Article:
Differences in pupils' mathematics self-concept by class level and gender in upper primary schools: Some findings from Kenya's Kericho Municipality

  • BN Githua Egerton University, Kenya
  • JK Ngeno Egerton University, Kenya


The knowledge of mathematics is of great value in scientific and technological fields. Mathematics is widely recognised as an important qualification for employment and further studies. It provides a unique type of experience in problem solving which is an essential component of a complete education. Though mathematics is important, many pupils in schools perform poorly in the subject at national examinations. School in Kenya put emphasis on the cognitive aspects of learning the subject for passing examinations and certification while the affective aspects of learning are not examined and are seen as being of little value. The purpose of this study was to examine and analyse pupils mathematics self-concept (PMSC) in upper primary schools of Kericho municipality in Kenya. Pupils' mathematics self-concept is an important aspect of learning mathematics. It influences learners' academic effort, educational aspirations, persistence at mathematical tasks, academic achievement and subsequent attendance of mathematics university courses. A sample of 300 primary school pupils responded to a questionnaire that measured pupils mathematics self-concept. The questionnaire was validated and its cronbach's reliability coefficient was 0.92. The results of the study showed that upper primary school pupils have a positive mathematics self-concept. Gender differences in PMSC were statistically significant at 0.05 a –level in favour of class 8. The study concluded that PMSC is differentiated by gender and class level. The findings of this study are expected to be useful to mathematics teachers, pupils' counsellors and teacher trainers in understanding and improving learners' mathematics self-concept through timely interventions. They are also important as a basis for future research.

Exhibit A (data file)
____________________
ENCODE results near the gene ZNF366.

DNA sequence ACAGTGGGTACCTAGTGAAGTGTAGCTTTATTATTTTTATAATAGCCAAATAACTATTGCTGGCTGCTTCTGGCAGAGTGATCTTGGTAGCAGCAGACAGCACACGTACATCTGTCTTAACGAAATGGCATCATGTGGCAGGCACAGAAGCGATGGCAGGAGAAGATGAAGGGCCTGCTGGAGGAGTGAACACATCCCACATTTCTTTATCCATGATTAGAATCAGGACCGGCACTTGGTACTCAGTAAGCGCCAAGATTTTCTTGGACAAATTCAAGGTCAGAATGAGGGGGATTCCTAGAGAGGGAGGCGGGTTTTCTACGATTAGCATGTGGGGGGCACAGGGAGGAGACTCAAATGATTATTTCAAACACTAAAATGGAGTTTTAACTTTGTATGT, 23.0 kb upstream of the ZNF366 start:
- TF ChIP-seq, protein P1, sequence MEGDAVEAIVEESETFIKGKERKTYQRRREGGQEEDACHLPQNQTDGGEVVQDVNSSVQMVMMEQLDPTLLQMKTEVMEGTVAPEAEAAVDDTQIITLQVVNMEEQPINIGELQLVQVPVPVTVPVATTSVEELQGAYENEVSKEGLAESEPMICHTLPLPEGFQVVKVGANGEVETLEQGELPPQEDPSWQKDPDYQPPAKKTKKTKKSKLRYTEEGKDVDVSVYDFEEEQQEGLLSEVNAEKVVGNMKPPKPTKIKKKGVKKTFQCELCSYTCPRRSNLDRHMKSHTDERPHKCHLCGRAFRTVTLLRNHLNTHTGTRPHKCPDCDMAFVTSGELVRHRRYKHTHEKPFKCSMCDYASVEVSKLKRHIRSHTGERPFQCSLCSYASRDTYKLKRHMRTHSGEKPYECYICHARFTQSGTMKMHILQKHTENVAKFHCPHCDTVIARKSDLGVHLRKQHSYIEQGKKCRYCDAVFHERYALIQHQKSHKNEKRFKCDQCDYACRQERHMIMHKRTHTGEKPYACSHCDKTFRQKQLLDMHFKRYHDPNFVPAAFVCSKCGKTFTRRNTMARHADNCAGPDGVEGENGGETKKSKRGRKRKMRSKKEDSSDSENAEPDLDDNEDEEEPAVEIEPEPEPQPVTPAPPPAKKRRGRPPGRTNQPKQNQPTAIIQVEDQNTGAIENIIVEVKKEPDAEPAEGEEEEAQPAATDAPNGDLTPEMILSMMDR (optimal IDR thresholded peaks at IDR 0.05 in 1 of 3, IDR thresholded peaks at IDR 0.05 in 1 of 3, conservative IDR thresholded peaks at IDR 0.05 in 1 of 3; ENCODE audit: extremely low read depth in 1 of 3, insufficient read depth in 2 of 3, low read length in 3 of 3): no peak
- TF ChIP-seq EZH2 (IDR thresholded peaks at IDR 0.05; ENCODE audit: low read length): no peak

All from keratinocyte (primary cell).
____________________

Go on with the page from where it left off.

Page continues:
Zimbabwe Journal of Educational Research Vol. 16(3) November 2004: pp. 178-195

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eISSN: 1013-3445